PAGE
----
Unit Two Creating a Safe and Healthful Environment
Copyright Goodheart-Willcox Co., Inc.
“Please give me that broken toy,” teacher
Lucinda Goldstein said to the child. She
immediately saw the danger of the unsafe toy. At
the same time, the center director was checking
the art supplies. In the kitchen, the cook was
fi lling out the monthly safety and sanitation
checklist. All these staff members were showing
their concern for the children’s safety by checking
the safety of their surroundings.
Dangers can be found everywhere in a child
care center (Figure 11.1). Electrical outlets, cleaning
supplies, plants, woodworking tools, outdoor
climbing equipment, and cooking tools can all
cause injuries. Staff members must closely watch
for and remove these dangers. Failure to do so may
result in accidents. Most accidents can be avoided.
Accidents are more likely to occur when the
children’s routine is disrupted. Accidents also
occur more frequently when staff are absent,
busy, or tired.
Children can also be put in danger through
abuse. Teachers must be aware of the signs of
physical and emotional abuse. By law, teachers
must report known or suspected child abuse.
As an early childhood teacher, you will need to be
alert to any dangers that threaten the safety of your
children. In addition, your program must have safety
limits and procedures. The staff must also be aware
of their legal responsibilities for protecting the
children in their care. Because safety standards vary
from state to state, consult your licensing standards.
The staff is responsible for providing a safe
environment for children. The following are basic
objectives toward this goal:
• Supervise the children at all times.
• Maintain at least the minimum adult-child
ratio as required in your state.
• Develop safety limits.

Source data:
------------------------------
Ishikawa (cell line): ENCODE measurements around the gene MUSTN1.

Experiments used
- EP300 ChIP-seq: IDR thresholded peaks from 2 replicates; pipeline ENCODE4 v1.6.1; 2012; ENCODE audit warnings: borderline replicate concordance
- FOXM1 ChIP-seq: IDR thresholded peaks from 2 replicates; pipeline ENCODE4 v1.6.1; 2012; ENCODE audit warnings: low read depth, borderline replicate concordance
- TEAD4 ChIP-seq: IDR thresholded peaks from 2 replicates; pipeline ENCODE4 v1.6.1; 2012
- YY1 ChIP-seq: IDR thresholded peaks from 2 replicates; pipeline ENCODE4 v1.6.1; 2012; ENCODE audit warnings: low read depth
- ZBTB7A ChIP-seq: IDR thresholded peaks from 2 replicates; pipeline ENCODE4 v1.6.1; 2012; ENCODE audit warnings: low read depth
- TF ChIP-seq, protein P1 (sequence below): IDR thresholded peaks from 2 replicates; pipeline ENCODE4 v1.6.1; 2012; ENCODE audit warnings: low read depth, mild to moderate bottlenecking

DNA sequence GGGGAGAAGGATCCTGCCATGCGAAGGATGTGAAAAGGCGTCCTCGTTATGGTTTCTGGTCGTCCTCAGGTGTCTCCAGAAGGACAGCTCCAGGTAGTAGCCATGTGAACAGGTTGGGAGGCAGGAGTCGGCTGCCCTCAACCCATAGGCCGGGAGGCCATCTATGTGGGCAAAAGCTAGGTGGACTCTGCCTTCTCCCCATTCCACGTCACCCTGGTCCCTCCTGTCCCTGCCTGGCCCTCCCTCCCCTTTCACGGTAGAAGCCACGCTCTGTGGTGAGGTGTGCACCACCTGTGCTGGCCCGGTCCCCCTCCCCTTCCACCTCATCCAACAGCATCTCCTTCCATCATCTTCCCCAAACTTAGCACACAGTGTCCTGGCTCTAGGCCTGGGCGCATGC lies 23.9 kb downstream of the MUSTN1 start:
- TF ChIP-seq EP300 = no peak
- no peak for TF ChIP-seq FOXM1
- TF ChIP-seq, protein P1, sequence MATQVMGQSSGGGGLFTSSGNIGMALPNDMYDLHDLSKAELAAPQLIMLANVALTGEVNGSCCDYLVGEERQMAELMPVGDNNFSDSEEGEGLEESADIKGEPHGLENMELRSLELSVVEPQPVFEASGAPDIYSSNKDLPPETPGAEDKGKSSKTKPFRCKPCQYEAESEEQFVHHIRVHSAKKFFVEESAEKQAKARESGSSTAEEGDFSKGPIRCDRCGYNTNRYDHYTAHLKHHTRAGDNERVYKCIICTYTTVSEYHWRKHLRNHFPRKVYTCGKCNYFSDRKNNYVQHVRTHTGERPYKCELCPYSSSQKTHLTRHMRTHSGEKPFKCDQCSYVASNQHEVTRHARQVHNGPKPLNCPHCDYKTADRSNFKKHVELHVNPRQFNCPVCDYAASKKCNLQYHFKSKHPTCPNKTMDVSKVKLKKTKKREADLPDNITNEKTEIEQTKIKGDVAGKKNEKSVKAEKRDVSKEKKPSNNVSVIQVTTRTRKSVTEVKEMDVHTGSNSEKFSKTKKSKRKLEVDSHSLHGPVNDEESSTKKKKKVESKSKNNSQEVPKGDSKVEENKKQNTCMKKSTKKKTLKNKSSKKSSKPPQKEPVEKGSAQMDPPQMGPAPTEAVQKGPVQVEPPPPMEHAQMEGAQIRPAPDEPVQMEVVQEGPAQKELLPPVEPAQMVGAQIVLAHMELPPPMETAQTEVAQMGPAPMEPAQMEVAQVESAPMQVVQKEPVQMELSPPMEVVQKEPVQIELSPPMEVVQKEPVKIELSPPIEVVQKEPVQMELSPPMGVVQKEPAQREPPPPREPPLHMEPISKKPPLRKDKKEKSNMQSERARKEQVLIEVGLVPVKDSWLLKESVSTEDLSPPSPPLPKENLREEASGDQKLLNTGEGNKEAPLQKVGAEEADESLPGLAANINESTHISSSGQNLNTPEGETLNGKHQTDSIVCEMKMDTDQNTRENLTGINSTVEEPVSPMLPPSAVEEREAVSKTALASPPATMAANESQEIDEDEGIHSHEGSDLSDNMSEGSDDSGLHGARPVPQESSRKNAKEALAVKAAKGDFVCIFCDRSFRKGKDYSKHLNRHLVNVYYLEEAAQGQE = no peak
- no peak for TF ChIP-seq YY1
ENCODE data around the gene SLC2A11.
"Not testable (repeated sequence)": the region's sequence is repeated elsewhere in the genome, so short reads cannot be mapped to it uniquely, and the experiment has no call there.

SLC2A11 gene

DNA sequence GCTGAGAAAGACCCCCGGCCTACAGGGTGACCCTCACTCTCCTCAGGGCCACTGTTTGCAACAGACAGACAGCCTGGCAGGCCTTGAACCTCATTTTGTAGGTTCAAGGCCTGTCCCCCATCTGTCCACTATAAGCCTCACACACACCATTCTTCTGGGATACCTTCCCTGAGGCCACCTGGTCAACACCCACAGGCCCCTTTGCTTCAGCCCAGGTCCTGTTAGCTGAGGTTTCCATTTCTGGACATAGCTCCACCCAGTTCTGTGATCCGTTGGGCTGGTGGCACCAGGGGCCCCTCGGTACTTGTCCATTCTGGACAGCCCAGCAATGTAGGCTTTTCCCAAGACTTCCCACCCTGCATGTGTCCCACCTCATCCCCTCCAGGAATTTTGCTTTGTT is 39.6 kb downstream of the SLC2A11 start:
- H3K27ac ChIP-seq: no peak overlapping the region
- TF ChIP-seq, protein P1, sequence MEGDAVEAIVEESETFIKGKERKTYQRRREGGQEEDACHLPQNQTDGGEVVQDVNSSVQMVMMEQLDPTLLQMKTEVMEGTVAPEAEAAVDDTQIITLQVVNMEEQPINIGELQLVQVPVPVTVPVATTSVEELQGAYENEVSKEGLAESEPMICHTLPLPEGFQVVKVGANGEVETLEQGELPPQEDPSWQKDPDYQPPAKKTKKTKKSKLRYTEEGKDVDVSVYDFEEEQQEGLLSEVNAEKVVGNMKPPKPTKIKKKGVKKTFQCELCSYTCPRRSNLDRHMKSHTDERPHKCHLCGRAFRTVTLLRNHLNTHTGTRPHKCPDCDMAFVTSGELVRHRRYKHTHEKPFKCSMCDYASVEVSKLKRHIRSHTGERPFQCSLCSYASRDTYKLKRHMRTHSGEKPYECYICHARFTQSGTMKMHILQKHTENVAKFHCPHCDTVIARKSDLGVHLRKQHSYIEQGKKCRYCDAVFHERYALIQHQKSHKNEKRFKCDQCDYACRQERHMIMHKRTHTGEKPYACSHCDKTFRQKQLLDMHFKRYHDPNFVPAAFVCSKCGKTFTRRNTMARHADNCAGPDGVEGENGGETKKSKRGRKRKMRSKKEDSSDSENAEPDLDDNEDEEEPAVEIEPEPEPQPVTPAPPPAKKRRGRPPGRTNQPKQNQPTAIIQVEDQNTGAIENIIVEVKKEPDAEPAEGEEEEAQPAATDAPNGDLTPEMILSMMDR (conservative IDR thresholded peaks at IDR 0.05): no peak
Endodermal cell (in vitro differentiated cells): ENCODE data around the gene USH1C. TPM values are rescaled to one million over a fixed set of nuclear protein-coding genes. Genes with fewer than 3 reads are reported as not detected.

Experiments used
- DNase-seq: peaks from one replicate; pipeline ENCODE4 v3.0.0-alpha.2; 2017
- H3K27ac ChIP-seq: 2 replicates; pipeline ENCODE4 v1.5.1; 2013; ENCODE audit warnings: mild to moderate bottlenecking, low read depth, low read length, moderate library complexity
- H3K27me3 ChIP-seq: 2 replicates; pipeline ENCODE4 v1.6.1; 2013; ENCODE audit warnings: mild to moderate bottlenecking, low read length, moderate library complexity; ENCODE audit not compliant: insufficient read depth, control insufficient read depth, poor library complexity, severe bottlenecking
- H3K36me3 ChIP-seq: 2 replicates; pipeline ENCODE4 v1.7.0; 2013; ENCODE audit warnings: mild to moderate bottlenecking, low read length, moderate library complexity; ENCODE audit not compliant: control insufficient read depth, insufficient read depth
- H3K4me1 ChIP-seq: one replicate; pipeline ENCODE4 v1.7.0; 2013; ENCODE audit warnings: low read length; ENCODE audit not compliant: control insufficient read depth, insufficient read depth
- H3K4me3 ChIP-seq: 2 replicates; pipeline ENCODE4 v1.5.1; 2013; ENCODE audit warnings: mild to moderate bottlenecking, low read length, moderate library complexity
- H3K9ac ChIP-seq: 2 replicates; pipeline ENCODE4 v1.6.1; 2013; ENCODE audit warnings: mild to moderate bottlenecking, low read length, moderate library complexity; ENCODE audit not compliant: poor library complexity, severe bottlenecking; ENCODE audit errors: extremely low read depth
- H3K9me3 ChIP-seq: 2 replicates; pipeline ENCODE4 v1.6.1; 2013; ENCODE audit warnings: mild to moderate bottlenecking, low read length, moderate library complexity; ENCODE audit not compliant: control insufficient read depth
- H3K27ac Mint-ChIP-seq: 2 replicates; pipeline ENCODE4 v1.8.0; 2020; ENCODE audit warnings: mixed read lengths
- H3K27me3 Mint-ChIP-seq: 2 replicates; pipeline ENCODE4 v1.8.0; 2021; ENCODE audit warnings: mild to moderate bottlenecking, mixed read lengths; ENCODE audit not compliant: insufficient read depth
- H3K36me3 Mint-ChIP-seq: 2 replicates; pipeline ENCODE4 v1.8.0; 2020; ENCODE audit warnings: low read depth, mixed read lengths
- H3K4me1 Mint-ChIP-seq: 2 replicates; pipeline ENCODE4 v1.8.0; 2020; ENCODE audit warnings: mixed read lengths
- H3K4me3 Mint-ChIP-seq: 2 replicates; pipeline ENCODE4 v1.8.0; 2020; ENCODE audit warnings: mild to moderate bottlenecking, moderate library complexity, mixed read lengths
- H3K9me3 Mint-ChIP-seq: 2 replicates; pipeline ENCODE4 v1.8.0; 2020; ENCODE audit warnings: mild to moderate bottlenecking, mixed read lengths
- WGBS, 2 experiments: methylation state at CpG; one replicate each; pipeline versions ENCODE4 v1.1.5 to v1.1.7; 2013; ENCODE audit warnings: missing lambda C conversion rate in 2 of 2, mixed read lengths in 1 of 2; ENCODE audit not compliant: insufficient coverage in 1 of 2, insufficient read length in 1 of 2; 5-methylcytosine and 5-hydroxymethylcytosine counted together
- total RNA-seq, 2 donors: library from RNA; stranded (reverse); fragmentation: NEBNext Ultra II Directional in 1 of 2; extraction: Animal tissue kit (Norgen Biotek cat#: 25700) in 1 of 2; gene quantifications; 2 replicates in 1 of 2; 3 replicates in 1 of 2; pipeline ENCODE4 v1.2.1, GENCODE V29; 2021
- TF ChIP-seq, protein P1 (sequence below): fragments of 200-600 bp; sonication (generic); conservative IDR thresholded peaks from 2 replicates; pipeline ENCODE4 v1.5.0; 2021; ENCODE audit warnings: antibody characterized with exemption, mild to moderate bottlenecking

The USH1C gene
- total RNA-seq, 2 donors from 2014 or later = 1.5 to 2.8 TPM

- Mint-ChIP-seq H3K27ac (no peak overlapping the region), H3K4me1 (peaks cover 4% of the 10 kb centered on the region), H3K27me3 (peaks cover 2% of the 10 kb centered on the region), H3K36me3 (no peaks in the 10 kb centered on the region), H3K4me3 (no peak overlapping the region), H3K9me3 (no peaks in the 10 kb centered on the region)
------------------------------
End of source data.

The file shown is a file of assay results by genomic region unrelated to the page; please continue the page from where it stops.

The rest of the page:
• Provide a safe environment.
• Practice fi re safety.
• Develop plans for weather emergencies.
• Know emergency procedures for accidental
• Recognize signs of child abuse and report
any known or suspected cases.
• Teach children how to protect themselves
from sexual assault.
The following sections will summarize
procedures for meeting each of these objectives.
Supervise the Children at All Times
“It happened so fast—I just left them for a
moment or two,” said the child care teacher. This
teacher did not understand that children cannot
be left alone for even a moment. A teacher who
is responsible for a group of children should
supervise constantly. Young children do not
always understand the concept of danger. As
a result, child care teachers must protect the
children until they can protect themselves.
Young children are fearless, unpredictable,
and quick. They lack sound judgment because
they lack experience and cannot see from another’s
viewpoint. They may bite, throw, push, or shove.
All these actions can endanger others as well as
themselves. Young children may not recognize
behaviors or actions that can cause injuries.
Figure 11.1 Young children can get into dangerous
situations in seconds. Supervision is necessary at